Founded in 1592, Trinity College Dublin’s status as Ireland’s oldest university undoubtedly makes it an object ripe for historical analysis. As we approach the seventieth anniversary of the founding of Trinity News (TN) – which also boasts the title of the nation’s oldest student newspaper – one’s interest is piqued by the shifting issues which the publication’s past staff chose for its pages of black and white print.
While many issues covered in these archival volumes, such as complaints about poor conditions of student housing, have ironically stayed the same, the attitudes surrounding the position of women in College – as reported primarily by male contributors – is one topic that stands out to the modern eye. Rooted in the historical context of the mid-twentieth century, and with an appreciation for journalistic flair, these writings are subjects of analysis in themselves.
While starkly prejudiced against women, many of these pieces can be appreciated for their shocking absurdity. For example, in one 1954 article editorial column, the Editor points out that women are as “mentally and morally” different to men “as they are physically,” asserting that “women should stick to fencing and more elegant sports, leaving the tougher men to their hockey and cricket.” Other ‘mental’ limitations identified by this student journalist include women’s “assiduity”– or persistent attentiveness – which he states has “got them nowhere, except perhaps in the Mod. Lang School. We have only to look at Mod results to see their mediocrity in other faculties.” He re-affirmed that “if women remembered that they are potential mothers and that that instinct is very strong in nearly all of them, then perhaps they would choose a career such as infant teaching or nursing.” As a result, he concluded that women are “less likely to benefit from a university education than a man” and therefore, college would be a “waste of time and money for any woman…The finest career for a woman is that of wife and mother. If women could understand this, then perhaps they would leave the academic field to men who can fill it much better.”
While seeking a “career” as a “wife and mother” is completely valid for those who choose to do so, the dated idea that this is the only option for women due to their limited academic capabilities is farcical, condescending, and reflective of the dominant attitudes of the time.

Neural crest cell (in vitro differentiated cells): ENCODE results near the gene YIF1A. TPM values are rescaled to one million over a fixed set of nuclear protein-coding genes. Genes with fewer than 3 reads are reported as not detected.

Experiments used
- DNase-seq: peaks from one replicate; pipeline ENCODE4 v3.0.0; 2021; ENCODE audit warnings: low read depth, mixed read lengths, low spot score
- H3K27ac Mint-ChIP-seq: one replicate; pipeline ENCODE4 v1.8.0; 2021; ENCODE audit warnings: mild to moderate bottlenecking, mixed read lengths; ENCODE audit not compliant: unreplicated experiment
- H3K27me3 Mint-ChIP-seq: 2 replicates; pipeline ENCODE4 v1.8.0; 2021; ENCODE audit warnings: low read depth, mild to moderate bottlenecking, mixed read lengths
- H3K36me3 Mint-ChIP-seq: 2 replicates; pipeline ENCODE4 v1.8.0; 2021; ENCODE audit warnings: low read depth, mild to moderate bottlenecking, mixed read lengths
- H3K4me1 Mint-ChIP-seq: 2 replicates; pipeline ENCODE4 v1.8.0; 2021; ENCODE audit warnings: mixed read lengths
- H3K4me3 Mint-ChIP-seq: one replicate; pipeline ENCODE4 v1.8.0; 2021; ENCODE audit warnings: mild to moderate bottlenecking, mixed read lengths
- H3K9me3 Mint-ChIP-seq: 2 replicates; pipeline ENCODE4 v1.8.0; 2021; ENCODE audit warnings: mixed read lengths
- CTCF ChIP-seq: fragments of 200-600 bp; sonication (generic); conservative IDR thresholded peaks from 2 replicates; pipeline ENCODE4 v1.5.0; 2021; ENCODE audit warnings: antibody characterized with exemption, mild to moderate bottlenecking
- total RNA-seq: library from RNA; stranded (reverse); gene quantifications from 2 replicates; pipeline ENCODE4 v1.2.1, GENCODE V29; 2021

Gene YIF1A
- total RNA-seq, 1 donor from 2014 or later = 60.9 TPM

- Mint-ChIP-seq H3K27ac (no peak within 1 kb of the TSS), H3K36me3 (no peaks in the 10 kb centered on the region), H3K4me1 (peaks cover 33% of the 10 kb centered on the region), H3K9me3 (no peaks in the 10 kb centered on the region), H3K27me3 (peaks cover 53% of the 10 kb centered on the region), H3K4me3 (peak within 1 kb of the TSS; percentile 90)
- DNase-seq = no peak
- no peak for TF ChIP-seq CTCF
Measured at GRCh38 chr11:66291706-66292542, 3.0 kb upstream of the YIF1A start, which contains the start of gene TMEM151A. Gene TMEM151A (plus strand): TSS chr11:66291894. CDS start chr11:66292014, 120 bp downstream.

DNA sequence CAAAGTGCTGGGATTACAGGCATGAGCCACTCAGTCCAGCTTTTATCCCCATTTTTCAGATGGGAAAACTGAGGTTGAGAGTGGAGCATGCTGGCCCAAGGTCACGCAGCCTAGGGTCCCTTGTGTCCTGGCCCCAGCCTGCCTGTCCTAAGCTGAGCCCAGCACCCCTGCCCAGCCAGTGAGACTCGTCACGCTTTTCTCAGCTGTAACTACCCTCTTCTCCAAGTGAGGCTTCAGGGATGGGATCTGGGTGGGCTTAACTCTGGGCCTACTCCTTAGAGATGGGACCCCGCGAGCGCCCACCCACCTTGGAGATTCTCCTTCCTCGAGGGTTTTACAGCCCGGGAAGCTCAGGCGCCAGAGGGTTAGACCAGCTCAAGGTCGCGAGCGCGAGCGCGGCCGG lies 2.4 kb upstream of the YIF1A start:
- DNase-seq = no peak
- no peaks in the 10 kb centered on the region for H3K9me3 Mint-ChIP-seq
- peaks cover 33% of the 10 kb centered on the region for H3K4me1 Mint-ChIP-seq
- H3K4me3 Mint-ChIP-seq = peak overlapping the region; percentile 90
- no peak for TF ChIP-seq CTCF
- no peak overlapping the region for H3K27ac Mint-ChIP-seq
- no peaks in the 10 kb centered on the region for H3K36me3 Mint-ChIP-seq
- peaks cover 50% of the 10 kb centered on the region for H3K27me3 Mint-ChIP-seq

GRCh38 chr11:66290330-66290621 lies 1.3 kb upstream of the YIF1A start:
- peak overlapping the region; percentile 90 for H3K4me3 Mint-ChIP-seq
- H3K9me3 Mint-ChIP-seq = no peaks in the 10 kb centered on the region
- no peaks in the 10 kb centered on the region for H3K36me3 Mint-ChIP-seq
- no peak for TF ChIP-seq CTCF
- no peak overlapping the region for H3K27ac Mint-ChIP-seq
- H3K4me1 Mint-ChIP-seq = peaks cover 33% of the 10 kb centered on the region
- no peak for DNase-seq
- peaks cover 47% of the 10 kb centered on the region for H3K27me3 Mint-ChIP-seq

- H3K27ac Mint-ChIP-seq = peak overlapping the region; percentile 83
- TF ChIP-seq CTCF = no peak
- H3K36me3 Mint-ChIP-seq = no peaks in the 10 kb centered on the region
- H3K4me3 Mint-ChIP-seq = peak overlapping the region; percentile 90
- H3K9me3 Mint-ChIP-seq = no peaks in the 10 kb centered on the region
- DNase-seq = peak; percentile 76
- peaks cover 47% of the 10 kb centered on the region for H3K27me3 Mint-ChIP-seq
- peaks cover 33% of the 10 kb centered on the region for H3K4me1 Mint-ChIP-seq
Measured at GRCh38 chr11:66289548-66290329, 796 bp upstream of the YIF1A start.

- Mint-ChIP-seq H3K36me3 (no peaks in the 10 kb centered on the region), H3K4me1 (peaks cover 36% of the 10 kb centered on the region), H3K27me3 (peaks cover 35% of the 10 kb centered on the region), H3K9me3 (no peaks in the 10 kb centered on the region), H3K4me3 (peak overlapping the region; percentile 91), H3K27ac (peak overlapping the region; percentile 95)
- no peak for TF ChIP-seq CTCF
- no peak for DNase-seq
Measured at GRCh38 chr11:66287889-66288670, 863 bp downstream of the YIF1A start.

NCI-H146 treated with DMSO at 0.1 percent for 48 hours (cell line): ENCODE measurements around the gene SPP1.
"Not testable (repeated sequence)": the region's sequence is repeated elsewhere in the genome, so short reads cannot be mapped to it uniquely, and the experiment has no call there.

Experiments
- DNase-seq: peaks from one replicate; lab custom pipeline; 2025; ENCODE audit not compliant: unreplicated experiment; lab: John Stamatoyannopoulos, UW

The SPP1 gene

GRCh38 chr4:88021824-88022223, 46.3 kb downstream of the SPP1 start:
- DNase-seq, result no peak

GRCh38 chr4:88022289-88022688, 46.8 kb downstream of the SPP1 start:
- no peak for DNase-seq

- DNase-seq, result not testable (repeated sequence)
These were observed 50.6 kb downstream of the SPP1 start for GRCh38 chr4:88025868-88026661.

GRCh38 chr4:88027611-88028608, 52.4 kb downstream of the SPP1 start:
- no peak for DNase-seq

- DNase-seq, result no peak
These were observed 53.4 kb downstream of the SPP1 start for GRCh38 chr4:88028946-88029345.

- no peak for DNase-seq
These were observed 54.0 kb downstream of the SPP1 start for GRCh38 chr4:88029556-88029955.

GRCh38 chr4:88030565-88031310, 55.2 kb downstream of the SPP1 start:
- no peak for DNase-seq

“A contributor laments that he ‘cannot believe women belong as much as men in the University world’”
A similar view of fixed societal gender roles is echoed a year later, where a contributor laments that he “cannot believe women belong as much as men in the University world. Certainly, this is a view shared by many.” His opinion seems to have been prompted by debates concerning the admission of women as members of the University Philosophical Society (‘the Phil’) and the College Historical Society (‘the Hist’) – a topic that is discussed at length throughout these archival volumes. He argues: “it is my view that their presence either as spectators or members of the ‘Hist’ or ‘Phil’ would be inappropriate in the extreme and damaging both to the existing standard of oratory… and the whole atmosphere that exists at these meetings.”
Formed in 1683, the Phil only allowed women to attend debates as spectators in 1953. Even then, however, women continued to be excluded from full membership. Resistance to their inclusion was only overcome in 1967, when a vote was passed (after several failed attempts) to admit women as members. It would take the Hist two more years to follow in the Phil’s footsteps in the face of mounting criticism; the motion only passed by a single vote. Support for the righting of such a profound wrong is voiced as far back as 1953 by a female writer. She argues: “The bar to admission of women to the major societies is not just another good sex joke; it is a deprivation to everyone… we suggest that it is time that the societies revive this most ancient of their traditions.”